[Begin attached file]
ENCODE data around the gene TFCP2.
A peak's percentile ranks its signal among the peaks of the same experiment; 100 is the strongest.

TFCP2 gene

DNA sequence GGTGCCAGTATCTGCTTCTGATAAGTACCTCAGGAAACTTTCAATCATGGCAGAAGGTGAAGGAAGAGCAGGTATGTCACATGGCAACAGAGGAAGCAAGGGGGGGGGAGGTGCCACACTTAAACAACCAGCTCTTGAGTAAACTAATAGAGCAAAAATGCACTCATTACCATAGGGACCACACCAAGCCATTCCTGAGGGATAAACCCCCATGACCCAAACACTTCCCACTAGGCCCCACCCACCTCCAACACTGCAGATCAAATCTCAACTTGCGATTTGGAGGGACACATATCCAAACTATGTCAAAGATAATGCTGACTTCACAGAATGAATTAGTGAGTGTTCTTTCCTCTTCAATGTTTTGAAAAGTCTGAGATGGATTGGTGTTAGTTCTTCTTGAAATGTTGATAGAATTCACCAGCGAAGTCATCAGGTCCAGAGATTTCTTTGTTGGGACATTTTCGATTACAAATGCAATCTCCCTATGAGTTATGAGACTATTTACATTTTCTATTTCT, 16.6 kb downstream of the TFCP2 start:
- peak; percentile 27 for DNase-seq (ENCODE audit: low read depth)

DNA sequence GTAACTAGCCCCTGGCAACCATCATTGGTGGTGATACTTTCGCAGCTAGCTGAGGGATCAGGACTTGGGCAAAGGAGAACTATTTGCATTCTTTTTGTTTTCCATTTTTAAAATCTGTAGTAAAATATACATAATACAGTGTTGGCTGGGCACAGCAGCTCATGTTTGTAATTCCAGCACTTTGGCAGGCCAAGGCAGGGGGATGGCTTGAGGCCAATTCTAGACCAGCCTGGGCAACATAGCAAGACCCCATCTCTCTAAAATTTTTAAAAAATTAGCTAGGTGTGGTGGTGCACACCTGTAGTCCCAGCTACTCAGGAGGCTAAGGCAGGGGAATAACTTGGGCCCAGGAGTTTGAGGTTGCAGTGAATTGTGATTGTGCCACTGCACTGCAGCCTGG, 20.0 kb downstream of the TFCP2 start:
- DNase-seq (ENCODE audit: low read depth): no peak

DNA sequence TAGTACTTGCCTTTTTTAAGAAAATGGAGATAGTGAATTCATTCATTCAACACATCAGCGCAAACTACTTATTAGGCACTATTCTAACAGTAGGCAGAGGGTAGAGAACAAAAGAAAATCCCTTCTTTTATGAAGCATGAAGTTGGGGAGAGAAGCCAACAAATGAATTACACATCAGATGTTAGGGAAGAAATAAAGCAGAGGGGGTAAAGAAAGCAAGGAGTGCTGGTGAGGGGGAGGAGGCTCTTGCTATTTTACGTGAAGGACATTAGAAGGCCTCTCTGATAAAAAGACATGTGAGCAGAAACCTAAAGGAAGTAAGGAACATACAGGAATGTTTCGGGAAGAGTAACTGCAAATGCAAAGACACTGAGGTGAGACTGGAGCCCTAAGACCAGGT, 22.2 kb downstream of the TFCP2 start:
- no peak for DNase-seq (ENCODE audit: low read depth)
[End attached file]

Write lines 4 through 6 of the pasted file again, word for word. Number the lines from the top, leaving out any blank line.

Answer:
DNA sequence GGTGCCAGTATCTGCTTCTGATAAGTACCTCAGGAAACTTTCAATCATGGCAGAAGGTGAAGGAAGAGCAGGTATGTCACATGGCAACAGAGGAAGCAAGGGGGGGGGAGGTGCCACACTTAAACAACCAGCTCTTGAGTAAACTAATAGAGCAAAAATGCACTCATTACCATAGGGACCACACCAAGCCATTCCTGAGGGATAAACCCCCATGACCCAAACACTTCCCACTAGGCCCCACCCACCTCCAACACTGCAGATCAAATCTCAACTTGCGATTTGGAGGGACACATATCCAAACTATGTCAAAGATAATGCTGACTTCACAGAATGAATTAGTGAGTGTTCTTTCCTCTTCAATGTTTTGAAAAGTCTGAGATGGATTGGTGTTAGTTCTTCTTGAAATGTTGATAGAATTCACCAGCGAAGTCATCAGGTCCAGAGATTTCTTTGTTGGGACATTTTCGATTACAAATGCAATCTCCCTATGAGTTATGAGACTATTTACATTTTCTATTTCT, 16.6 kb downstream of the TFCP2 start:
- peak; percentile 27 for DNase-seq (ENCODE audit: low read depth)

DNA sequence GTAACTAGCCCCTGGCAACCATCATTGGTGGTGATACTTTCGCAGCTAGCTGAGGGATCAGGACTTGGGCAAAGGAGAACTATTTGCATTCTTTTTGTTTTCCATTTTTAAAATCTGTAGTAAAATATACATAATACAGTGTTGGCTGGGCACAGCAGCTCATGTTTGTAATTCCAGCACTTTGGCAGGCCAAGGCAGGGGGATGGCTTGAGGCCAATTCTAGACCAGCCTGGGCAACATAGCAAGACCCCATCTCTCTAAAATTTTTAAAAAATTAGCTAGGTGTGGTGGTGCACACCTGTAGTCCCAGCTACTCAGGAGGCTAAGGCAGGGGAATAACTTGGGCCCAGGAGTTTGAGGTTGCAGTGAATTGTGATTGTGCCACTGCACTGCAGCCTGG, 20.0 kb downstream of the TFCP2 start: